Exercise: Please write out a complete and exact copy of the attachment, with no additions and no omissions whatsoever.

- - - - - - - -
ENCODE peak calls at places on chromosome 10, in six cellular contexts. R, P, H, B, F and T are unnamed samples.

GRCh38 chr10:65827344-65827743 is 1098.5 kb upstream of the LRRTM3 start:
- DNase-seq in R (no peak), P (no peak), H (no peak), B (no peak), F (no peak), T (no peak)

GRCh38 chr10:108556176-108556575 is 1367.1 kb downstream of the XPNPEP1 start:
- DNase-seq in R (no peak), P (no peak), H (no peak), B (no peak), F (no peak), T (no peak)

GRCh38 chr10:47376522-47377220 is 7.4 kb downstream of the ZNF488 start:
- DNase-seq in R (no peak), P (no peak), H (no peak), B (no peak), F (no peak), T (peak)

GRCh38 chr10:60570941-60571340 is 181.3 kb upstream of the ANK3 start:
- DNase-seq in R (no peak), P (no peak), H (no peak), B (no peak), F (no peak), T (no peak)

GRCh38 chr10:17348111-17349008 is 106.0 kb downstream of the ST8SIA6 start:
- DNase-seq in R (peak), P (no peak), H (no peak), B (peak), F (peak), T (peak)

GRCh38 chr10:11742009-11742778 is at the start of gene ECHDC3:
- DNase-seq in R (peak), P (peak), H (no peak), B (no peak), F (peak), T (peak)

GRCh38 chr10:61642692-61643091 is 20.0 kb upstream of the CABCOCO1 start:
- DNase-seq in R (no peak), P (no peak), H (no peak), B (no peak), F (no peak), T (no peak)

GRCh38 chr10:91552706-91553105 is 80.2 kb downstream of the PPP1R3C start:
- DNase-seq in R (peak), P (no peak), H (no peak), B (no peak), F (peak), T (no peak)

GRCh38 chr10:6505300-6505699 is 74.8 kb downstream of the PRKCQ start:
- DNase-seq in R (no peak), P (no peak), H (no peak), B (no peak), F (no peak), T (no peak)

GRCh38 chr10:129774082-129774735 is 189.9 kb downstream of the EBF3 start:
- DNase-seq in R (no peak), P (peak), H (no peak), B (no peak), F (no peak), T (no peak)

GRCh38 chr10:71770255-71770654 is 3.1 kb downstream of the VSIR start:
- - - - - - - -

ENCODE peak calls at places on chromosome 10, in six cellular contexts. R, P, H, B, F and T are unnamed samples.

GRCh38 chr10:65827344-65827743 is 1098.5 kb upstream of the LRRTM3 start:
- DNase-seq in R (no peak), P (no peak), H (no peak), B (no peak), F (no peak), T (no peak)

GRCh38 chr10:108556176-108556575 is 1367.1 kb downstream of the XPNPEP1 start:
- DNase-seq in R (no peak), P (no peak), H (no peak), B (no peak), F (no peak), T (no peak)

GRCh38 chr10:47376522-47377220 is 7.4 kb downstream of the ZNF488 start:
- DNase-seq in R (no peak), P (no peak), H (no peak), B (no peak), F (no peak), T (peak)

GRCh38 chr10:60570941-60571340 is 181.3 kb upstream of the ANK3 start:
- DNase-seq in R (no peak), P (no peak), H (no peak), B (no peak), F (no peak), T (no peak)

GRCh38 chr10:17348111-17349008 is 106.0 kb downstream of the ST8SIA6 start:
- DNase-seq in R (peak), P (no peak), H (no peak), B (peak), F (peak), T (peak)

GRCh38 chr10:11742009-11742778 is at the start of gene ECHDC3:
- DNase-seq in R (peak), P (peak), H (no peak), B (no peak), F (peak), T (peak)

GRCh38 chr10:61642692-61643091 is 20.0 kb upstream of the CABCOCO1 start:
- DNase-seq in R (no peak), P (no peak), H (no peak), B (no peak), F (no peak), T (no peak)

GRCh38 chr10:91552706-91553105 is 80.2 kb downstream of the PPP1R3C start:
- DNase-seq in R (peak), P (no peak), H (no peak), B (no peak), F (peak), T (no peak)

GRCh38 chr10:6505300-6505699 is 74.8 kb downstream of the PRKCQ start:
- DNase-seq in R (no peak), P (no peak), H (no peak), B (no peak), F (no peak), T (no peak)

GRCh38 chr10:129774082-129774735 is 189.9 kb downstream of the EBF3 start:
- DNase-seq in R (no peak), P (peak), H (no peak), B (no peak), F (no peak), T (no peak)

GRCh38 chr10:71770255-71770654 is 3.1 kb downstream of the VSIR start: